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, the vapor pressure of a pure liquid or solid is lowered by the addition of a solute.

Vapor Pressure


in meteorology, the partial pressure of water vapor in the atmosphere, expressed in millimeters of Hg or in millibars (1 millibar = 102 newtons per m2). Vapor pressure depends on the amount of water vapor per unit volume; it constitutes one of the characteristics of atmospheric humidity. Vapor pressure readings at the earth’s surface range from close to zero (in Antarctica, in the Yakut ASSR in winter, and sometimes in deserts) to 30–35 millibars (near the equator). Vapor pressure decreases rapidly with increased altitude—by 50 percent within the lower 1.5 km of the atmosphere and almost to zero at the upper boundary of the troposphere.

vapor pressure

[′vā·pər ‚presh·ər]
The partial pressure of water vapor in the atmosphere.
For a liquid or solid, the pressure of the vapor in equilibrium with the liquid or solid.

vapor pressure

The component of the total pressure which is caused by the presence of a vapor, as, for example, by the presence of water vapor in air.
References in periodicals archive ?
Upper temperature limits of flammability can also be calculated from concentration limit data, using the upper concentration limit and the vapour pressure curve in this case.
At least two containers were filled with each fuel sample in order provide separate sub-samples for flammability testing and for delivery to the laboratories that carried out the vapour pressure and chromatography measurements.
The vapour pressure of all samples was measured using the ASTM D5191 Dry Vapour Pressure Equivalent (DVPE) method.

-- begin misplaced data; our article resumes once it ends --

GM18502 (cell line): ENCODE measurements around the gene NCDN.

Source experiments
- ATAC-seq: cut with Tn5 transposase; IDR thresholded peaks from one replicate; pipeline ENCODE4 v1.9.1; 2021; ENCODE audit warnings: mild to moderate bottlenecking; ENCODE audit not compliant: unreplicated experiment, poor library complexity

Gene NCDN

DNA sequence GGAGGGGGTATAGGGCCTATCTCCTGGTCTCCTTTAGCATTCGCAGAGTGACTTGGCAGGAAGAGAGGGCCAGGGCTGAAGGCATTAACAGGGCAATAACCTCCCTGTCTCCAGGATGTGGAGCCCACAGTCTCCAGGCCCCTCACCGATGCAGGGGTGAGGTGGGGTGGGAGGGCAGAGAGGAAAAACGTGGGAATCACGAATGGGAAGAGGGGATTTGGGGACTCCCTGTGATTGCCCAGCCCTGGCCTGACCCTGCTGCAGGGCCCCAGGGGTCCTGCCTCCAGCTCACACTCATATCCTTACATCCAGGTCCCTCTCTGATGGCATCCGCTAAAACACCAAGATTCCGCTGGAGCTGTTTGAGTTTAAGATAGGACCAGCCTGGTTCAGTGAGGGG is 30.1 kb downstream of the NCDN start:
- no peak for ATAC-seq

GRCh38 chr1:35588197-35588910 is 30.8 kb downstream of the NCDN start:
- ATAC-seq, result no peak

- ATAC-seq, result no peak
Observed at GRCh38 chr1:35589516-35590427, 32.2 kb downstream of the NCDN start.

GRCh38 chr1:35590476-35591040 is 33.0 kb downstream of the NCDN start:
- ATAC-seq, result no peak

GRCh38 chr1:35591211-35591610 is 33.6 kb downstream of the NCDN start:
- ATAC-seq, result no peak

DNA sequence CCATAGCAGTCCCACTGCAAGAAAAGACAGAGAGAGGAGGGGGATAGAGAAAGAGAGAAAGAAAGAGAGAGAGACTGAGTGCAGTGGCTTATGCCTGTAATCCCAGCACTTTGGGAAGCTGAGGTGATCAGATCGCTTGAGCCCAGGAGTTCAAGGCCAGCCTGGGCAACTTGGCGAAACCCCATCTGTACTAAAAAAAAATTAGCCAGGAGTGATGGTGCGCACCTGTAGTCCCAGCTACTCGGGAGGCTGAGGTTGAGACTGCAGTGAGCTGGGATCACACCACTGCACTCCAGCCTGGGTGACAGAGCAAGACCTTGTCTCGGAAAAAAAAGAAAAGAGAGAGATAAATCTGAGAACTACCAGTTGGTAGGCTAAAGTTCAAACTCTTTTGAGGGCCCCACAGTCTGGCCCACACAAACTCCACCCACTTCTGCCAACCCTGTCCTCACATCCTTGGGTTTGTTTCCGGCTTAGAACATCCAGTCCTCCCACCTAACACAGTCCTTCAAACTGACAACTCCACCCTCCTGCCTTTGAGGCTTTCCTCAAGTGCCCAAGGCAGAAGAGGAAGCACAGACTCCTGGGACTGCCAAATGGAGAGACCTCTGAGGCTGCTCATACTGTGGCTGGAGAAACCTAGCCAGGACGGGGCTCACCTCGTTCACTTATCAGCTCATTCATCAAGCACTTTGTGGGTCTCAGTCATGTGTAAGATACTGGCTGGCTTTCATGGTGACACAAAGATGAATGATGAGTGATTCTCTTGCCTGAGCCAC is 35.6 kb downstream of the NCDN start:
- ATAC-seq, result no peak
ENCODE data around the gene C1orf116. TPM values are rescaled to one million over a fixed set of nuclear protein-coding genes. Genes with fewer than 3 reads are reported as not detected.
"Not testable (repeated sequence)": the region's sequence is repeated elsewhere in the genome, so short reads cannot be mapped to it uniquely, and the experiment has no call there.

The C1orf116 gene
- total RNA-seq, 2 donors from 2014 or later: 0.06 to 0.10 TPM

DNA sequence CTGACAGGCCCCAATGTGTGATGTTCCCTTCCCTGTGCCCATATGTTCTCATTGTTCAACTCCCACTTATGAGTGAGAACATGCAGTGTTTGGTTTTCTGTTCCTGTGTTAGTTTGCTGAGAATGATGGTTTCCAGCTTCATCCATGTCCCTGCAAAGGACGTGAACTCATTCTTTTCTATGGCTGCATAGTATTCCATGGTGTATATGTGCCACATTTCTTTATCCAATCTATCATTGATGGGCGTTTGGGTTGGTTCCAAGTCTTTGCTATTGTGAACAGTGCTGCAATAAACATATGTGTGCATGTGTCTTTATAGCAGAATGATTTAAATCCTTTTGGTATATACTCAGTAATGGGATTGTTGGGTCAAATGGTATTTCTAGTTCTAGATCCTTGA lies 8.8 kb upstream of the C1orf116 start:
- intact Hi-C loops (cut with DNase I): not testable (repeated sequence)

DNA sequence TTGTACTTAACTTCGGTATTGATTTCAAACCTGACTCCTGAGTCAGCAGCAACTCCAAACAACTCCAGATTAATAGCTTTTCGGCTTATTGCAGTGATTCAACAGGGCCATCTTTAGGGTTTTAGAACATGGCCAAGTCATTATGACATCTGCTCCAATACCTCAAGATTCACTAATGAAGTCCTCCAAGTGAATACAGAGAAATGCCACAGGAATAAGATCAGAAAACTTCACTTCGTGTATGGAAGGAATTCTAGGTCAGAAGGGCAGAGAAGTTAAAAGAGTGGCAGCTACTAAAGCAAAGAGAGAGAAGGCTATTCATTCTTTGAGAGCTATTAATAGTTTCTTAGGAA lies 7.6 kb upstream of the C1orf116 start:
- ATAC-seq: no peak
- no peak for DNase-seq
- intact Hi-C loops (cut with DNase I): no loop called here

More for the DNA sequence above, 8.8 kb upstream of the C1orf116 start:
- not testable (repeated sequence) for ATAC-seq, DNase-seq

vo]: vapour pressure imposed by pure water at atmospheric pressure
Consequently, the vapour pressure along univariant G + A + V can be estimated from relationships between NaCl concentrations and transition temperatures gypsum-anhydrite obtained in CaS[O.
For the case of vapour pressure (uv) between 0[degrees]C and 150[degrees]C, a expression given by Eq.
The adjustable parameters m and n are obtained by minimizing as objective function the sum of the quadratic average deviation from the literature values for the vapour pressure, from NIST Chemistry WebBook, and the second virial coefficient (Tillner-Roth, 1998):
The obtained values of m and n for the seven fluids are listed in Table 3 with the percent average absolute deviation, AAD, from the underlying vapour pressure, saturated liquid and vapour volume data and the average absolute deviation, errB, from the second virial coefficient data (Tillner-Roth, 1998).
However the vapour pressure is now less accurately predicted (Table 3).
The vapour pressure (Equation (7)) is found from the composition of the oil phase, which in turn is obtained from Equation (6).
The composition of the emulsion is given in Figure 4 demonstrating the evaporation path, depicted as compound fractions, not to be a straight line in the two-phase region, due to the changed vapour pressure during the evaporation.
The general information in Figure 4 about general trends is significant, but the results also leave noteworthy additional information, the most vital of which is the fact that the time of evaporation is a first-order linear function of water weight content, because of the constant water vapour pressure.